The authors thank Joseph T. Opferman (St Jude Children’s Research Hospital, Memphis, TN) for kindly providing the murine stem cell virus-puromycin-resistant (pMSCV-puro)-3xFLAG-derived retroviral plasmids containing MCL-1wt or MCL-1KR, and the wt Mcl1 and Mcl1 knockout MEFs, and David Plas (University of Cincinnati, Cincinnati, OH) for providing the Platinum-E retroviral packaging cell lines. They also thank Scott W. Lowe, Michael D. Cole, Ross Hannan, Teng Teng, Megan Bywater, Jennifer Devlin, Lukas E. Dow, Siniša Volarevic, and Cristina Muñoz-Pinedo for providing materials and for their helpful discussions; Andreas Strasser for his advice and critical comments on earlier drafts of this manuscript; and the Elias Campos laboratory for providing SUDHL5, SUDHL6, and Oci-LY3 DLBCL-derived cell lines. The authors thank the Centres de Recerca de Catalunya (CERCA) Program/Generalitat de Catalunya for institutional support. Cell viability analysis by flow cytometry was performed at Shriners Hospitals for Children (Cincinnati, OH), and the in vivo experiments were performed at Peter MacCallum Cancer Center, (Melbourne, Australia) and at Centro de Medicina Regenerativa de Barcelona (Barcelona, Spain).
This work was supported by a grant from the National Institutes of Health, National Cancer Institute (R01-CA158768) and grants from the Spanish Ministry of Science and Innovation (SAF2011-24967, SAF2014-52162-P, and SAF2017-84301-P), the Marie Curie Action Career Integration Grant from European Commission (PCIG10-GA-2011-304160), the Asociación Española Contra el Cáncer (GCB14-2035), the Instituto de Salud Carlos III (ISCIII)–Red Temática de Investigación Cooperativa en Cáncer (RTICC) (RD12/0036/0049), the Agència de Gestió d'Ajuts Universitaris i de Recerca (AGAUR) (SGR 870 and SGR 01743), and the Spanish Ministry of Science and Innovation ISCIII (PIE13/00022) (all to G.T.); by fellowships from the Association pour la Recherche sur le Cancer (SAE20140601346) and Juan de la Cierva (FJCI-2014-20422) (J.P.); by project grants from the National Health and Medical Research Council of Australia (1053792 and 1102609) and from the Cancer Council of Victoria (1184873) (R.B.P.); by grants from the Spanish Ministry of Science and Innovation (SAF2017-84301-P) and Agència de Gestió d'Ajuts Universitaris i de Recerca (AGAUR) (SGR 01743) (A.G.); by funding from the Victorian Cancer Agency (MCRF 17028) and a Dyson Bequest Fellowship (G.L.K.); and by a Formación de Personal Investigador (FPI) grant from the Spanish Ministry of Science and Innovation (BES-2015-075840) (A.D.). The Spanish Ministry grants are cofunded by the European Regional Development Fund (FEDER).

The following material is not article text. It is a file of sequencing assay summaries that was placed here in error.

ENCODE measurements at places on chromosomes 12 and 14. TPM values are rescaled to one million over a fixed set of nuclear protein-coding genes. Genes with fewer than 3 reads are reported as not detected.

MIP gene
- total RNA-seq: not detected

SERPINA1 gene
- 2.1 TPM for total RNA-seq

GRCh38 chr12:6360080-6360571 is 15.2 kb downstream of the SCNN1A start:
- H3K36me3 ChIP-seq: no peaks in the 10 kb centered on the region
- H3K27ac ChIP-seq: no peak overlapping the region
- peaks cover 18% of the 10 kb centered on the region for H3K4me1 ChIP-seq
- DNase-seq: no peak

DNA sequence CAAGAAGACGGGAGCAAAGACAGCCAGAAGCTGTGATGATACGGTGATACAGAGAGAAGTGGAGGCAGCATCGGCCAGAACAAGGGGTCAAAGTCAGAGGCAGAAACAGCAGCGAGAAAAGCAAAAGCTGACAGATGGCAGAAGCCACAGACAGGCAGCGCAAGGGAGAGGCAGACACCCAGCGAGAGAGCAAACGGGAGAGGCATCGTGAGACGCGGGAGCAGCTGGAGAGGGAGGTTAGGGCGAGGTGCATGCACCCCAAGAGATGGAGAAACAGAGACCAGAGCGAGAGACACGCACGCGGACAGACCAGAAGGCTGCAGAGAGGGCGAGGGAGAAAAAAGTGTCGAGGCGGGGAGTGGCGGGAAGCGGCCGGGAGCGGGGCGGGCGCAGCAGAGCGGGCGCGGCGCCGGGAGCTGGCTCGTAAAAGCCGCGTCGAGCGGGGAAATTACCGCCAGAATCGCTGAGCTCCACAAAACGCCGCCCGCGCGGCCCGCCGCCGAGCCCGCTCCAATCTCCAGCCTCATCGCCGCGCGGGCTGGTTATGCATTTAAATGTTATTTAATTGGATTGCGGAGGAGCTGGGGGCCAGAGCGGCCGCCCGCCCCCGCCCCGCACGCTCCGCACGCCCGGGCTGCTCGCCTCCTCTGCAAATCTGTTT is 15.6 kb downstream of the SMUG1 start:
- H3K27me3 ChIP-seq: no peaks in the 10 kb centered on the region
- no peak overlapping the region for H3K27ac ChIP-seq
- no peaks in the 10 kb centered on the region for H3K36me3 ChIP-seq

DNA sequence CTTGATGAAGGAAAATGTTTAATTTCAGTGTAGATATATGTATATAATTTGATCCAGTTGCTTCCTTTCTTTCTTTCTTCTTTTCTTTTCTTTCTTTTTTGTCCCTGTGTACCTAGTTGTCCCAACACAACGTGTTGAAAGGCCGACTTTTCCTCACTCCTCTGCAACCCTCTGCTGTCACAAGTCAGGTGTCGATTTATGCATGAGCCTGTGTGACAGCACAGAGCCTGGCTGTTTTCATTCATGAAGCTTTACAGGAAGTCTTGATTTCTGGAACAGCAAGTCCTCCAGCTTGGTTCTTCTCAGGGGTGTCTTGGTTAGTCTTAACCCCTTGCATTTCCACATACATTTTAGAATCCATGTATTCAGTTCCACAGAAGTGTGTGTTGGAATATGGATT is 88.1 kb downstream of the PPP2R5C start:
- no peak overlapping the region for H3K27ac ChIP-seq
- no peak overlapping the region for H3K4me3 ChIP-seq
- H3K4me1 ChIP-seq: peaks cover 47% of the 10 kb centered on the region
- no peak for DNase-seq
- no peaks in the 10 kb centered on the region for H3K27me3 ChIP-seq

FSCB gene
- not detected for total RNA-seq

Contribution: A.D., S.P., G.T., and J.P. conceived and designed the study; A.D. and S.P. performed most of the experiments; F.I., M.L.R., M.G.-C., S.T.D., E.P.K., J.K., and A.G. contributed to individual experiments; A.D., S.P., C.A.M., S.C.K., R.B.P., G.T., and J.P. analyzed the data; A.D., S.P., C.A.M., G.T., and J.P. wrote the manuscript; and A.D., S.P., C.A.M., V.A., G.L.K., R.S., S.C.K., E.P.K., J.K., A.G., R.B.P., G.T., and J.P. provided intellectual support in the discussion of the results.
Conflict-of-interest disclosure: The authors declare no competing financial interests.
The current affiliation for J.P. is Colorectal Cancer Laboratory, Institute for Research in Biomedicine (IRB) Barcelona, Barcelona Institute of Science and Technology, Barcelona, Spain.
Correspondence: George Thomas, Laboratory of Cancer Metabolism, Molecular Mechanisms and Experimental Therapy in Oncology Program, Bellvitge Biomedical Research Institute, Gran Via de L’Hospitalet 199, 08908 Barcelona, Spain; e-mail: email@example.com; and Joffrey Pelletier, Colorectal Cancer Laboratory, Institute for Research in Biomedicine, Baldiri Reixac 10, 08028 Barcelona, Spain; e-mail: firstname.lastname@example.org.
A.D. and S.P. contributed equally to this work.